The MacKenzie Art Gallery and New Dance Horizons are thrilled to announce the fifth installment of their groundbreaking exhibition/dance residency, MAGDANCE. Since 2011 this series has brought contemporary art and dance into dialogue within an innovative exhibition format. MAGDANCE 5: art + dance + archive presents an invitation to selected choreographers and dancers to create performances in direct response to a major artwork in the MacKenzie’s collection: the set designed by artist Betty Goodwin for Bras de plomb, a choreography by Québec dance legend Paul-André Fortier.
Created in 1993, Bras de plomb received international acclaim and remains one of the most celebrated monuments in Canadian contemporary dance. The set for the choreography—a suite of hauntingly elegant welded metal furniture—was collaboratively designed by Fortier in dialogue with the renowned Montreal artist Betty Goodwin and was recently donated by Fortier to the MacKenzie Art Gallery.
Head Curator Timothy Long expresses his enthusiasm, stating, “It should come as no surprise that artists and dancers understand the body differently. What is surprising are the unforeseen discoveries that happen when they collaborate. This project provides an opportunity for that magic to happen again, just as it did for Betty Goodwin and Paul-André Fortier thirty years earlier.”
Curated by Ginelle Chagnon, Paul-André Fortier, Timothy Long, Edward Poitras, and Robin Poitras, MAGDANCE 5 will see a select group of choreographers and dancers from across Canada draw inspiration from this influential piece of contemporary dance history during residencies at the Gallery. Invited artists and choreographers include Brian Webb (Edmonton), Naishi Wang (Toronto), James Viveiros (Montreal), Rouge-gorge (Regina), Gordon Gerrard (Regina), Marion Newman (Toronto), Anastasia Evsigneeva (Winnipeg), Anna Protsiou (Winnipeg), Lee Henderson (Montreal), Johanna Bundon (Regina), and Jayden Pfeifer (Regina). Visitors are invited to witness the process of dance creation, with artists dropping in to work intermittently throughout the residency.
The residency begins August 26, and will conclude with two dance-based performance programs, the first on September 8, 9, and 10 and the second on September 28, 29, and October 1. In conjunction with these performances, the MacKenzie Art Gallery is organizing two conversations on the interplay of art, dance, and archives. The Friday, 8 September performance will be followed by an opening conversation with Robin Poitras, Edward Poitras, Timothy Long, Paul-André Fortier, Ginelle Chagnon, Brian Webb, Johanna Bundon, Jayden Pfeifer, and Lee Henderson. The Sunday, 1 October performance will be followed by a closing conversation with Paul-André Fortier and Brian Webb. A forthcoming website archive of current and past MacKenzie Art Gallery/New Dance Horizons collaborations will provide more depth and critical context through photography, video, and commissioned essays.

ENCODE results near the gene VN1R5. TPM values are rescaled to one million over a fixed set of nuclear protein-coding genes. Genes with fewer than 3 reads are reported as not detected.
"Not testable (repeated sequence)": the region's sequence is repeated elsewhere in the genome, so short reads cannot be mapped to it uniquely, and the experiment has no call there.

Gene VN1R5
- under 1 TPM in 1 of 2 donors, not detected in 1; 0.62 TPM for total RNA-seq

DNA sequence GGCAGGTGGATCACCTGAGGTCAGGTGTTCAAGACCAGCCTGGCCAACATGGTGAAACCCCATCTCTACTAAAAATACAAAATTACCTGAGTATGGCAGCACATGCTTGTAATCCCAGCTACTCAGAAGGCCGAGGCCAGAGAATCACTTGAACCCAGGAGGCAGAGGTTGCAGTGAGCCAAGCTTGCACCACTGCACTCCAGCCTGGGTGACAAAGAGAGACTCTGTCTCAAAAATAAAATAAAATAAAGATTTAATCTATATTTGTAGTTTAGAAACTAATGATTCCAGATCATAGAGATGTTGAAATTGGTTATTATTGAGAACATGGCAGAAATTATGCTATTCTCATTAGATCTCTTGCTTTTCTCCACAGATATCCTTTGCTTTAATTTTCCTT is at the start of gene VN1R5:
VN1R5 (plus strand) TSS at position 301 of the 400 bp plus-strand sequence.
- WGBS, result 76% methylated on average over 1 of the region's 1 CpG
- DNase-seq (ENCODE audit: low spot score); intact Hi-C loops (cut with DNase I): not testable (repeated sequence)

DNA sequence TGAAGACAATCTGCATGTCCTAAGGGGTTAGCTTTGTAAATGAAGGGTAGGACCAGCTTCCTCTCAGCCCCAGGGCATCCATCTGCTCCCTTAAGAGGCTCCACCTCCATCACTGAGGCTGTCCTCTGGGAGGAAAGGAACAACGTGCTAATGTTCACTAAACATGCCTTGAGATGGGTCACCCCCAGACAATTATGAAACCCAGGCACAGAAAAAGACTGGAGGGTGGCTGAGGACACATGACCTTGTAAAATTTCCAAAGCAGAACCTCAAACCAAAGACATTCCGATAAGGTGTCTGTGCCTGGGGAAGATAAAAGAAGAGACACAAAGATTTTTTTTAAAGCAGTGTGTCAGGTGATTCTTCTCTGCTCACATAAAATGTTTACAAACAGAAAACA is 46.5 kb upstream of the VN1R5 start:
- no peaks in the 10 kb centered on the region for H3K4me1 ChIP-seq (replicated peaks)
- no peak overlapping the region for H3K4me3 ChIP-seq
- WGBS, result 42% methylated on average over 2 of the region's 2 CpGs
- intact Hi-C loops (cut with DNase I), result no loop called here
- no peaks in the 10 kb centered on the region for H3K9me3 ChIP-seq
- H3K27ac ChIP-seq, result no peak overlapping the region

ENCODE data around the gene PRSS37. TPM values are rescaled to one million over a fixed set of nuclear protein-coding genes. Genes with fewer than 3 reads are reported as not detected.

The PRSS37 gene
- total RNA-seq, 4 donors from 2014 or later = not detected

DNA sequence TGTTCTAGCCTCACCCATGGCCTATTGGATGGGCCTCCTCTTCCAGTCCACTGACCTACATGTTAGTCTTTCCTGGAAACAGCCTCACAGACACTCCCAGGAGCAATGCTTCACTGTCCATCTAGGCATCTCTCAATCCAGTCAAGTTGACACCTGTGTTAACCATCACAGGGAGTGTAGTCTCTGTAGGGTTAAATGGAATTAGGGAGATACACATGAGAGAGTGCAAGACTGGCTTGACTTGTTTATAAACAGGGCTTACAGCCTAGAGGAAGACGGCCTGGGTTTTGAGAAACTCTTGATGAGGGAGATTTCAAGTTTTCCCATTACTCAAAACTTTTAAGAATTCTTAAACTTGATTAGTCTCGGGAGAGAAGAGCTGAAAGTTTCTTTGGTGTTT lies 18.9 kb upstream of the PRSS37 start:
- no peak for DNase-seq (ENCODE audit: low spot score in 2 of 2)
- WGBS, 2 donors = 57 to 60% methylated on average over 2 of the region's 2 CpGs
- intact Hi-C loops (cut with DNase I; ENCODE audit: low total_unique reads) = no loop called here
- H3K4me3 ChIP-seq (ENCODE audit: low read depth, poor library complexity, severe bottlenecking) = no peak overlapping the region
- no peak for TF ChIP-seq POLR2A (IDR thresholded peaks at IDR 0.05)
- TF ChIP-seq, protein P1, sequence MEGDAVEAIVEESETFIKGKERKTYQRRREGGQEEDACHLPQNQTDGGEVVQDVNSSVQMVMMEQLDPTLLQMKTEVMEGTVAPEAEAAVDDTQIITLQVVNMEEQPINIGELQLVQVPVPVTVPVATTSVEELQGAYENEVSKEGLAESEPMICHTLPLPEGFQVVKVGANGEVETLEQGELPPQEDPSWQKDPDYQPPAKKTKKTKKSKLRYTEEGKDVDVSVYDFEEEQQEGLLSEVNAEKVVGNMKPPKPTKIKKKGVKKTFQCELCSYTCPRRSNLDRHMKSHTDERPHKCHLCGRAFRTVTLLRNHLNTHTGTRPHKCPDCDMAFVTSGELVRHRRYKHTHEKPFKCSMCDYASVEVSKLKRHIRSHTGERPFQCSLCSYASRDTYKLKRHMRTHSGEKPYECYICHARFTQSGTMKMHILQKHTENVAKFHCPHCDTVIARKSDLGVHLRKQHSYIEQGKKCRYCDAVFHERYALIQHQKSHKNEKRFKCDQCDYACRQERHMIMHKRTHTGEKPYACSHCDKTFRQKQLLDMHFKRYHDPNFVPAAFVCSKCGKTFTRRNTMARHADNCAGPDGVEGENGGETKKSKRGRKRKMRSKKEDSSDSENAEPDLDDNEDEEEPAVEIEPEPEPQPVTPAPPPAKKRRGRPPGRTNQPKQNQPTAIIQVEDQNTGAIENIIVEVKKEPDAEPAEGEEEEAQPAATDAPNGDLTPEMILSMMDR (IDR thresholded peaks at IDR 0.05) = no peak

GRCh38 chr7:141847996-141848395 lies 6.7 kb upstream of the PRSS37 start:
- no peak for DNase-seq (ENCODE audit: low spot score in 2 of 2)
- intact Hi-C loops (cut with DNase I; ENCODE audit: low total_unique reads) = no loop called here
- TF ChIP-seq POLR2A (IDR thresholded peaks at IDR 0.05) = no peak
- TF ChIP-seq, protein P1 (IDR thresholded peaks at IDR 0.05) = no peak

Performances will take place at the MacKenzie Art Gallery in Regina, Saskatchewan, Canada.
Tickets are available on New Dance Horizons’ website.
MAGDANCE 5 is supported by Canada Council for the Arts, Canadian Heritage, SK Arts, City of Regina, Sask Lotteries, and Dance Saskatchewan.
ABOUT THE MACKENZIE
The MacKenzie Art Gallery is Saskatchewan’s oldest public art gallery, currently celebrating 70 years creating transformative experiences of the world through art. With a permanent collection that spans 5,000 years and nearly 5,000 works of art, we encompass both the University of Regina’s vast collection and one of Canada’s largest collections of Indigenous art, the Kampelmacher Memorial Collection. Through art, education, and immersive programming, the MacKenzie brings fresh perspectives that transform how people experience history, themselves, and each other.
The MacKenzie is located in Wascana Park, Oskana Kâ’asastêki/Regina in Treaty Four territory, the traditional—and contemporary—territory of the Nehiyawak, Saulteaux, Lakota, Dakota, and Nakota people, and the homeland of the Métis Nation. We are grateful for the support of the Mackenzie Art Gallery Operating Endowment Fund at the South Saskatchewan Community Foundation, as well as the support of our core funders: the Canada Council for the Arts; SaskCulture; the City of Regina; the University of Regina; and the Saskatchewan Arts Board.